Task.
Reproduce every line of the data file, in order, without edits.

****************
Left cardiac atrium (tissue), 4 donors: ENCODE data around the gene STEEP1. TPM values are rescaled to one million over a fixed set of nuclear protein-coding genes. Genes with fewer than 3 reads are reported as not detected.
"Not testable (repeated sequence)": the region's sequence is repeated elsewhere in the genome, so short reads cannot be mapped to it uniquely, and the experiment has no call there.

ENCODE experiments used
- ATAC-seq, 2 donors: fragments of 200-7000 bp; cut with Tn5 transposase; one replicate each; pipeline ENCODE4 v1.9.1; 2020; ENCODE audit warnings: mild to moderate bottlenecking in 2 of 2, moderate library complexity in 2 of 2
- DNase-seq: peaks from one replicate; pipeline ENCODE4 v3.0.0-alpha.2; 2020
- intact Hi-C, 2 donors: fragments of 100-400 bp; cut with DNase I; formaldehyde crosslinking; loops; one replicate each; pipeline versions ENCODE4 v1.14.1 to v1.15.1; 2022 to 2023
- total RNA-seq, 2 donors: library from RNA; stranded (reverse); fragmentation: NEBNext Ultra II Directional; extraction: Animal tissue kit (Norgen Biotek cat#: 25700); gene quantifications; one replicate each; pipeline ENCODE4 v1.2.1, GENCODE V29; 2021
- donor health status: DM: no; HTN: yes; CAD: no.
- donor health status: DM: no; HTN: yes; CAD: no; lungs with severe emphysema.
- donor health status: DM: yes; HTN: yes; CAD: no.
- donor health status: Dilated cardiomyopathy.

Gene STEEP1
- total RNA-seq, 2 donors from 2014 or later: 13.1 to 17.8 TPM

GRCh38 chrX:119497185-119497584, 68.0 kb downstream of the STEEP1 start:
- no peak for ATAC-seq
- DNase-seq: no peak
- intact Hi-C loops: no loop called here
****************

Left cardiac atrium (tissue), 4 donors: ENCODE data around the gene STEEP1. TPM values are rescaled to one million over a fixed set of nuclear protein-coding genes. Genes with fewer than 3 reads are reported as not detected.
"Not testable (repeated sequence)": the region's sequence is repeated elsewhere in the genome, so short reads cannot be mapped to it uniquely, and the experiment has no call there.

ENCODE experiments used
- ATAC-seq, 2 donors: fragments of 200-7000 bp; cut with Tn5 transposase; one replicate each; pipeline ENCODE4 v1.9.1; 2020; ENCODE audit warnings: mild to moderate bottlenecking in 2 of 2, moderate library complexity in 2 of 2
- DNase-seq: peaks from one replicate; pipeline ENCODE4 v3.0.0-alpha.2; 2020
- intact Hi-C, 2 donors: fragments of 100-400 bp; cut with DNase I; formaldehyde crosslinking; loops; one replicate each; pipeline versions ENCODE4 v1.14.1 to v1.15.1; 2022 to 2023
- total RNA-seq, 2 donors: library from RNA; stranded (reverse); fragmentation: NEBNext Ultra II Directional; extraction: Animal tissue kit (Norgen Biotek cat#: 25700); gene quantifications; one replicate each; pipeline ENCODE4 v1.2.1, GENCODE V29; 2021
- donor health status: DM: no; HTN: yes; CAD: no.
- donor health status: DM: no; HTN: yes; CAD: no; lungs with severe emphysema.
- donor health status: DM: yes; HTN: yes; CAD: no.
- donor health status: Dilated cardiomyopathy.

Gene STEEP1
- total RNA-seq, 2 donors from 2014 or later: 13.1 to 17.8 TPM

GRCh38 chrX:119497185-119497584, 68.0 kb downstream of the STEEP1 start:
- no peak for ATAC-seq
- DNase-seq: no peak
- intact Hi-C loops: no loop called here